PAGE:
Jamal Allen, Mark Smith, Bob Bukovac, Jack
Freshman track team? There is one?
Yes, and this season the team was quite
impressive. In achieving their 7-1 re-
cord, four school records were set. The
records were set in the 1600m relay,
the 400m relay, the 1600m run and the
high jump. The Baby Panthers were
handed their only loss at the hands of,
who else? a Mentor team. Mentor
Shore beat the freshmen by seven
points. In the Baby Panthers' seven
victories, their win margin was no less
that twenty points. In the Euclid Invi-
tational, the freshmen placed first out
of eight teams. They scored 108 points
out of a possible 403 points. This year's
top five point scorers were: Jim Mixon,
Edwin Powers, Ron Slogar, Lee Taur-
man and Jim Bell. Many freshmen
practiced with the varsity team, which
showed that the Baby Panthers have
guts. Next year, the freshmen move up
to the major leagues, varsity. They
should fare well.
-J. H. Day
9th Grade Row /.Joe Goerndt, Bill Kunes, An-
thony Tirabassi, Jim Mixon Row 2: Mark
Morek, Steve Dekleva, Jim Bell, Doug Mehls
Row 3: Ed Powers, Phil Arnold, Tawfig Akhir,
Tarnell Thompson Row 4: Bruce Hardman,
Dominic Rymarczyk, Ron Slogar, Aron Ohanes-
sian Row 5. Tony Milline, Verne Williams, Van
Porter, Coach Tomasi
EUCLID HIGH SCHOOL
9TH GRADE BOYS TRACK
1985 - 1986
88 WARRENSVILLE 17
MENTOR RIDGE 44
PATRICK HENRY 39
SHAKER HEIGHTS 21
MENTOR SHORE 58
EUCLID INVITATIONAL - 1st place - 8
teams 106 points
SEASON RECORD: WON 7 LOST 1
HEAD COACH: LOU TOMASI
TOP LEFT: Larry Brooks taking the baton from Scott Smith. ABOVE. Carl Cickavage getting ready
to throw the discus. MIDDLE: Pat McLaughlin hanging from the top of his vaulting pole by his toe.
FAR RIGHT: John Day and Marty Tomasi gasping for water after a race.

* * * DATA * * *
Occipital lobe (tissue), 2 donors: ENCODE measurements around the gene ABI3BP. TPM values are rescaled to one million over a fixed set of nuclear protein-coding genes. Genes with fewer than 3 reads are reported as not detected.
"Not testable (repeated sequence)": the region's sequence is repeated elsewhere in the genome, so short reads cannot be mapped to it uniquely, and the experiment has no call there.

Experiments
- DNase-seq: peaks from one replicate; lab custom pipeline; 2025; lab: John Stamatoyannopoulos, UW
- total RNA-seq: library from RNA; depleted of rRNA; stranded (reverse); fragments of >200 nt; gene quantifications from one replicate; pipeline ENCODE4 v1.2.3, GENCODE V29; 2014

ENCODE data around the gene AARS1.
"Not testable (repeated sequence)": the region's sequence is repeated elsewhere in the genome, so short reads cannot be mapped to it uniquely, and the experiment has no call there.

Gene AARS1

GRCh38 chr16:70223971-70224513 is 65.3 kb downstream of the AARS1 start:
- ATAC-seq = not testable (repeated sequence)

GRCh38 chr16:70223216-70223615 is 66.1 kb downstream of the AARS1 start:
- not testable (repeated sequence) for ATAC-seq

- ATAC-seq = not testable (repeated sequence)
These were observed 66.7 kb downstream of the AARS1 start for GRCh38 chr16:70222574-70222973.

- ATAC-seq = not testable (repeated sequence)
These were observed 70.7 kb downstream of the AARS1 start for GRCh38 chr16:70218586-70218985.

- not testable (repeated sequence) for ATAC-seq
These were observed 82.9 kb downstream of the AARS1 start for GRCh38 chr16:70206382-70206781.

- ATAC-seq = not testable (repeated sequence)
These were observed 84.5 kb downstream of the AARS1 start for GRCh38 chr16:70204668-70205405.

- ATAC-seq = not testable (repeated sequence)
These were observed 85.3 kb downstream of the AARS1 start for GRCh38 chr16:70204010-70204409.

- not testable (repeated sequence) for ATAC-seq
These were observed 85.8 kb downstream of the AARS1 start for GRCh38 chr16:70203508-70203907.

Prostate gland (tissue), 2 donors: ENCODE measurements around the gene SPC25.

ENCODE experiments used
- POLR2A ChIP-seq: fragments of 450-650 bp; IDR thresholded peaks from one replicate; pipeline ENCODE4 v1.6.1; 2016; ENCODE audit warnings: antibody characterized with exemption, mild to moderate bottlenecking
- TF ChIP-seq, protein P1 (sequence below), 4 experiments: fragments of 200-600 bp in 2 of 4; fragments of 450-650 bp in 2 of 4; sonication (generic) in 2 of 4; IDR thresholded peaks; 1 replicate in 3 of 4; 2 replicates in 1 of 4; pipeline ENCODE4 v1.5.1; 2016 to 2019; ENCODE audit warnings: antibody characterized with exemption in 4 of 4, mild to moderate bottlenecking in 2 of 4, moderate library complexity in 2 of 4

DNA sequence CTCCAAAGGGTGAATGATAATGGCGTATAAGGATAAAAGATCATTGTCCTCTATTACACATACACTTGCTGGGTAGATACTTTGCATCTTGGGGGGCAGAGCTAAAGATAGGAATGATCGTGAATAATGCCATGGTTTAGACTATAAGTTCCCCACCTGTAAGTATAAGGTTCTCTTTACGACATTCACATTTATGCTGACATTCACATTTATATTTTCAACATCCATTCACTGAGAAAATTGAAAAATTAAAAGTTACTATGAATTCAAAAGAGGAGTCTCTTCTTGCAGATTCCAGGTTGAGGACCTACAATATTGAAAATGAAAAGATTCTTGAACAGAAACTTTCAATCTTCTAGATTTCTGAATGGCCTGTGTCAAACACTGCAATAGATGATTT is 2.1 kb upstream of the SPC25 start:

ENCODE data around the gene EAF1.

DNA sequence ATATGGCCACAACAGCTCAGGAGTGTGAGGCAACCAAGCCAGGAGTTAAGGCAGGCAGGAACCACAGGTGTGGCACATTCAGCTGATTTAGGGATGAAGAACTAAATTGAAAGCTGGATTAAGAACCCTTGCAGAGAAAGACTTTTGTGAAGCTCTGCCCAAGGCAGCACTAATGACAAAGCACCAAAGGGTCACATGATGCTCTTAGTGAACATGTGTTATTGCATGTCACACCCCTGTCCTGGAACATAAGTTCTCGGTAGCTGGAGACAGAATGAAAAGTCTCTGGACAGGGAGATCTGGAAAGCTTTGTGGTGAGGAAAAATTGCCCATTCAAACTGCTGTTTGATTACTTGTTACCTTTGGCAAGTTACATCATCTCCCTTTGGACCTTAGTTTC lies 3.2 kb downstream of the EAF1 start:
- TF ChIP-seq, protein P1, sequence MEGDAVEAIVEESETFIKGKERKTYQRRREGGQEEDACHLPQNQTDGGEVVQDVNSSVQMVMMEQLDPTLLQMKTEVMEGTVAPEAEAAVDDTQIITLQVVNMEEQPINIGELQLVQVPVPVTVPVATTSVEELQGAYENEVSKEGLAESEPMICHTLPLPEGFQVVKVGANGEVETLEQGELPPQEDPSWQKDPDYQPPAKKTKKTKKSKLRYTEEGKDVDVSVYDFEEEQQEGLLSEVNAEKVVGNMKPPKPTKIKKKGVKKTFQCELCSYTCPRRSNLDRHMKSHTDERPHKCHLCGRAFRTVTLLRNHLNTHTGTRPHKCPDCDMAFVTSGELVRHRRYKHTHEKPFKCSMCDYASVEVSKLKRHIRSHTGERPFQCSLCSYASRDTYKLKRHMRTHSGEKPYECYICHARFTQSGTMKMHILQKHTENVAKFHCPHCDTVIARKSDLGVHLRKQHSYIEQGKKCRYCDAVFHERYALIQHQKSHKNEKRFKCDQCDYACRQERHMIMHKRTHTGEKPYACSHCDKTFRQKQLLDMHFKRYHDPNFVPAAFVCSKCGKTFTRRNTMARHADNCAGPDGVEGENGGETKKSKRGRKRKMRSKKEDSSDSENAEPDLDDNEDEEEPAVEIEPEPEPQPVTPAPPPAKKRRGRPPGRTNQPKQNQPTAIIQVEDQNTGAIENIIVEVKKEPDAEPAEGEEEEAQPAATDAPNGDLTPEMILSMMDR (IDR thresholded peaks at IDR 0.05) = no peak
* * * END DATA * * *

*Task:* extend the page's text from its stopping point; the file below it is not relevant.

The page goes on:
Burning Up The Track
Euclid Sends Six To State
The 1986 Girl's Track team ended
another successful season with an over-
all record of 8-1. Under third year head
coach Pete Schwenke the Pantherettes
finished 7-0 in the conference and
clinched their third straight confer-
ence title by dominating the meet with
171 points to second place 81, while
winning twelve of sixteen events.
Not only did the Pantherettes score
well in duel events, they also dominated
many of the relay meets as well, by
placing either first or second every
time. The Lady Panthers were champi-
ons at Medina, Mentor, and Districts
1ST MEDINA RELAYS
2ND RANGER RELAYS
1ST CARDNIAL RELAYS
2ND BAY ROCKET RELAYS
2ND NED WIENGART RELAYS
SEASON RECORD WON 8 LOST 1
G.C.C. RECORD WON 7 LOST
LEAGUE FINISH 1ST
HEAD COACH: PETE SCHWENKE
3200 RELA Y
while registering runner-up finishes at
Ranger, Bay and Ned Weingart relays.
The Pantherettes worked hard all
year practicing to do their best, and
kept improving each meet in hopes of
being able to participate in the O.H-
.S.A.A. state meet in Columbus. Even-
tually, all the hard work payed off as
the Panther squad won their districts
and advanced to regionals in eight dif-
ferent events. Advancing further were
K. Maroli (discus), T. Renshaw (shot
put/discus) and K. Marvin, A. Bell, E.
Kocjan and A. Montiejunas (2 mile re-
lay). All six individuals were then able
to finish in the top ten, while having
two events score; Maroli placed sev-
enth in discus, Renshaw fifth in shot/
discus and Marvin, Bell, Kocjan and
Montiejunas fourth in the 2 mile relay,
while also breaking the school record
by eight seconds. Overall, the team was
able to share its success and also have
fun. However, the best part is that al-
most everyone will be returning next
year to hopefully win a forth straight
conference title, and do better than
they ever did before.
-Karen E. Maroli
Row I: Bernie Knez, Marge Knez, Juanita Carter, Shilesha McCoy, Tarary Terry, Shi Elkin Row 2:
Terri Schmeling, Kim Rces, Karen Maroli, Terry Renshaw, Lisa Tirabassi, Jodi Enneper, Coach Pete
Schwenke Row 3: Monica Simmons, Sue Kelly, Erin Kocjan, Robin Ramlow, Kelly Eubank, Monica
Hayden, Coach Dale Kain Row 4: Julie Barcza, Adria Motiejunas, Amy Skiljan, Suzanne Lisac,
Kecia Bell, Sue Gulp, Coach Dick York not pictured: Patti Jones, Kim Marvin, Abby Bell, Mia Parise
Some of the girls warming up before a meet
Freshmen Girls' Track Row I: Erica Richards, Janette Sas, Chris Obocziiy,
Kris Hren Row 2: Evelyn Brown, Cindy Cantini, Nina Valencic, Leila
Thomas, Coach Pete Schwenke Row 3: Tina Elliot, Kristina Motiejunas,
Heather Morrison, Lisa Heimberger, Coach Dick York nol pictured: Laura